|Publication number||US3968074 A|
|Application number||US 05/548,218|
|Publication date||6 Jul 1976|
|Filing date||7 Feb 1975|
|Priority date||22 Apr 1974|
|Also published as||CA1024135A1, DE2419235A1, DE2419235B2|
|Publication number||05548218, 548218, US 3968074 A, US 3968074A, US-A-3968074, US3968074 A, US3968074A|
|Inventors||Werner Schwarze, Siegfried Wolff|
|Original Assignee||Deutsche Gold- Und Silber-Scheideanstalt Vormals Roessler|
|Export Citation||BiBTeX, EndNote, RefMan|
|Patent Citations (5), Referenced by (4), Classifications (36)|
|External Links: USPTO, USPTO Assignment, Espacenet|
The invention is directed to reaction products.
There are prepared reaction products of (a) 4,4-bis-(hydroxymethyl)-cyclohexene compounds of the formula ##EQU2## in which R1, R2 and R4 are the same or different and represent hydrogen, methyl or phenyl and there is also present either (1) X as the bridging member representing methylene or ethylene or (2) X is absent and there are present both R3 and R5 whereby R3 and R5 are the same or different and represent hydrogen, methyl or phenyl with (b) sulfur. The exact structure of the compounds of the invention is not known.
The starting compounds employed in the invention for reaction with sulfur can also be expressed by the following two formulae: ##EQU3##
The starting compounds of formula I which also can be designated geminal dimethylol compounds or as alcohols are known for the greatest part. They can be produced from the corresponding Δ3 unsaturated aldehydes and formaldehyde according to the Cannizzaro reaction employing alkalis. The unsaturated aldehydes are obtained according to the Diels-Alder reaction from a diene and an unsaturated aldehyde. Examples of dienes (always conjugated) are butadiene-1,3, pentadiene-1,3, 2-methylbutadiene, 2,3-dimethyl butadiene, 2-methyl pentadiene-1,3,trimethyl butadiene (1,2,3-trimethyl butadiene-1,3), tetramethyl butadiene (3,4-dimethyl hexadiene-2,4), 1-phenyl butadiene, hexadiene-2,4, cyclopentadiene, cyclohexadiene, 1-methyl cyclohexadiene, etc. As aldehydes there can be used for example acrolein, crotonaldehyde and cinnamaldehyde.
Examples of compounds within formula I are 4,4-bis-(hydroxymethyl)-cyclohexene, 3,6-methano-4,4-bis-(hydroxymethyl)-cyclohexene (4,4-bis-(hydroxymethyl)-bicyclo [2,1,2]-heptene-1), 3,6-ethano-4,4-bis-(hydroxymethyl) cyclohexene, 1-methyl-3,6-methano-4,4-bis-(hydroxymethyl)-cyclohexene, 1-methyl-4,4-bis-(hydroxymethyl) cyclohexene, 4,4-bis-(hydroxymethyl)-5-methyl cyclohexene, 2-methyl-4,4-bis-(hydroxymethyl)-cyclohexene, 3-methyl-4,4-bis-(hydroxymethyl)-cyclohexene, 6-methyl-4,4-bis-(hydroxymethyl-cyclohexene, 4,4-bis-(hydroxymethyl)-5-phenyl cyclohexene, 1,2,5-trimethyl-4,4-bis-(hydroxymethyl)-cyclohexene, 1,2,3,4-tetramethyl-4,4-bis-(hydroxymethyl)-cyclohexene, 1,2,3,4,5-pentamethyl-4,4-bis-(hydroxymethyl)-cyclohexene, 3,5-diphenyl-4,4-bis-(hydroxymethyl)-cyclohexene, 3-phenyl-4,4-bis-(hydroxymethyl)-cyclohexene, 3-phenyl-5-methyl-4,4-bis-(hydroxymethyl)-cyclohexene, 1-methyl-5-phenyl-4,4-bis-(hydroxymethyl)-cyclohexene.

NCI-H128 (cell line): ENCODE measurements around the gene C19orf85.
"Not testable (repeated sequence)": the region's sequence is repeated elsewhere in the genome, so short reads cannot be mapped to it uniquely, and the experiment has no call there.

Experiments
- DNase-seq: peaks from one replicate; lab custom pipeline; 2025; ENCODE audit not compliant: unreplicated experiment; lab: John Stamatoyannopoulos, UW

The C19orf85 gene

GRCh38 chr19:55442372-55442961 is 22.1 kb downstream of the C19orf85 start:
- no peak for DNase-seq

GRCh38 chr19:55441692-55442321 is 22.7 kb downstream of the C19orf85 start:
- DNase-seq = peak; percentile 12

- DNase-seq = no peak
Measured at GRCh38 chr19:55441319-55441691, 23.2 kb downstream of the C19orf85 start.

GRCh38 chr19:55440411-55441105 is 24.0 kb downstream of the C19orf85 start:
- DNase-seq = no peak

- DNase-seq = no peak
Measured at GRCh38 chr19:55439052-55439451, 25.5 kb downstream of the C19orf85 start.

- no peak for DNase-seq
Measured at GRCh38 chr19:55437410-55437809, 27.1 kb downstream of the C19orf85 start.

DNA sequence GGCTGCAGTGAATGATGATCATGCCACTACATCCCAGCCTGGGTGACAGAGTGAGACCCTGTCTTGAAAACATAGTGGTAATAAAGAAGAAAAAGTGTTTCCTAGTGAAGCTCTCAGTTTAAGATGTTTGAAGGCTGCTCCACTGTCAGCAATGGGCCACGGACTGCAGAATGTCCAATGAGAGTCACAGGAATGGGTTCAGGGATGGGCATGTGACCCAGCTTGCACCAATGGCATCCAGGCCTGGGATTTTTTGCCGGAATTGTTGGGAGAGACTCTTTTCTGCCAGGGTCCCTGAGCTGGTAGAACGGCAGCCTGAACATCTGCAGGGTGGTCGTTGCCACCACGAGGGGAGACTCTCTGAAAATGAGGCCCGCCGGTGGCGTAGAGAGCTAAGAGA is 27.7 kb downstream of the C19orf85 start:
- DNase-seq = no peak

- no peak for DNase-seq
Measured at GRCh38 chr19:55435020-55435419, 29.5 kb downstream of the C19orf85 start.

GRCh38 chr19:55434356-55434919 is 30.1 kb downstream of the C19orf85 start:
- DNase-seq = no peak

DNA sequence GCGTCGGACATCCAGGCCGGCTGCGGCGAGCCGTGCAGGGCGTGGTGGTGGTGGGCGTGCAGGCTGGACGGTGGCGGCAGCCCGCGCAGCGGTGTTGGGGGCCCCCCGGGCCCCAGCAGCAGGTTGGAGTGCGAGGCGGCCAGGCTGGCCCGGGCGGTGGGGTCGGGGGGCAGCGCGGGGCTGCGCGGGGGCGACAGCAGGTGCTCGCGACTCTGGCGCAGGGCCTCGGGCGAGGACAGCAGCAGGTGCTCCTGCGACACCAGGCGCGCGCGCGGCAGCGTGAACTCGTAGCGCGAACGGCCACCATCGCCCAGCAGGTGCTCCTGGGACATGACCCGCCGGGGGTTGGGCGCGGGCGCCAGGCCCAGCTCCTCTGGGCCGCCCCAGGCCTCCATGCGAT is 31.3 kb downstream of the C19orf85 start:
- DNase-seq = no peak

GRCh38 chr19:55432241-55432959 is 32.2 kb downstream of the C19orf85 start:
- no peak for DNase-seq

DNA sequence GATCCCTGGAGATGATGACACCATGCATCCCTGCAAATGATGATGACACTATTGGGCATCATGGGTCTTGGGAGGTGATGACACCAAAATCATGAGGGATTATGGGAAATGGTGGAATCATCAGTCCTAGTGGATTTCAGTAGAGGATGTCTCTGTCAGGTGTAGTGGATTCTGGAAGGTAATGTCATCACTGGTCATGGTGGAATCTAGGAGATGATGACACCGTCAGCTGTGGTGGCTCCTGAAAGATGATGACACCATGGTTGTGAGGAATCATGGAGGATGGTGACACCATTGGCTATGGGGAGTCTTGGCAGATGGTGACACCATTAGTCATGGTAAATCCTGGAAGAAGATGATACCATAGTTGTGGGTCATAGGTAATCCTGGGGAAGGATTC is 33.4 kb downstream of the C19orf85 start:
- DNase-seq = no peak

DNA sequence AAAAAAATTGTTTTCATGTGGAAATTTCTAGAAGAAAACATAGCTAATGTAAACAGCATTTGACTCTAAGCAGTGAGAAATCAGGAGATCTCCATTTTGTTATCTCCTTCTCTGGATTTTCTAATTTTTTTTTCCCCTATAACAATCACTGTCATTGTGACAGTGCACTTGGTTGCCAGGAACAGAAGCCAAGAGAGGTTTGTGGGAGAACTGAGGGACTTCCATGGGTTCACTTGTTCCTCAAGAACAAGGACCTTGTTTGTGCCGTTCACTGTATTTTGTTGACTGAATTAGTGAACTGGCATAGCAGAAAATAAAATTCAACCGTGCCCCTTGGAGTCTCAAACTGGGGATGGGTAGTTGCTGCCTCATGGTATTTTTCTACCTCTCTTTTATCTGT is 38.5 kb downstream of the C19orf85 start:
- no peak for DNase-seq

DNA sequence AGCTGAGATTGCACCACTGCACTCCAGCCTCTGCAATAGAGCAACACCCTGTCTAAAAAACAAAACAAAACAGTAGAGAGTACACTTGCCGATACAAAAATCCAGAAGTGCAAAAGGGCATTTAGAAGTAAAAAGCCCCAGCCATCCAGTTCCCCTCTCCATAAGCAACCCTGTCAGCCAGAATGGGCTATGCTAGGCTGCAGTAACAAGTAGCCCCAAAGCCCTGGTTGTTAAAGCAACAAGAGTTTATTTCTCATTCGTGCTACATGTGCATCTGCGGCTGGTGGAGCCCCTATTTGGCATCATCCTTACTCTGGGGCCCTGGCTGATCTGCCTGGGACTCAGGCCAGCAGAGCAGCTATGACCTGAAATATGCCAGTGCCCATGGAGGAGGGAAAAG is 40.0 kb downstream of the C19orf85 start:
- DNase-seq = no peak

The reaction of the above named dimethylol compounds within formula I with sulfur can take place in the presence or absence of inert organic solvents. Preferably, however, the reaction is carried out in the absence of a solvent.
The reaction temperature is adjusted according to whether the operation is carried out in a solvent or without a solvent. In the direct reaction without a solvent it is necessary to use temperatures above 100°C. Preferably the reaction temperature is between 120° and 160°C. The upper temperature can be about 200°C. or in a given case somewhat higher.
When a solvent is employed the same temperatures can be employed or even somewhat lower temperatures, e.g. 80° C. A convenient temperature is the reflux temperature for the solvent. Typical inert solvents include aromatic hydrocarbons such as benzene, toluene and xylene. Other suitable solvents include chlorobenzene, naphthalene, alkyl(C1 -C5) substituted naphthalenes, cumene, anisole and other phenolic ethers.
In the reaction the sulfur attacks the double bond of the cyclohexene ring. Thereby there are formed mono and polysulfides of a highly complex structure. According to the amount of sulfur added there are formed compounds with different sulfur contents. Accordingly, the ratio of diol to sulfur can be varied within quite wide ranges, for example, molar ratios between about 1:0.1 and 1:20. Preferably the molar ratio of diol to sulfur is in the range from 1:1 and 1:8. Depending upon the amount of sulfur taken the reaction products formed up are highly viscous oils, some of which solidify when cold up to oligomers with properties similar to rosin.
The course of the reaction of the dimethylol compounds with the sulfur according to the invention can be followed by IR-measurements. Thus, for example, it is possible in the case of sulfurization of 4,4-bis-(hydroxymethyl)-cyclohexene to evaluate the ratio of the maximum absorbance values of the olefinic and cycloaliphatic CH-stretching vibrational bands at 3015 and 2920 cm- 1 and also the ratio of the maximum absorbance values of the --C=C-- band at 1650 cm- 1 and of the --CH2 -- deformation vibrational band at 1440 cm- 1. In the NMR spectrum (NMR is magnetic nuclear resonance) in analogous manner the ratio of the area of the =CH-- signal to the area of the --CH-- plus --CH2 -- signals is a corresponding measure.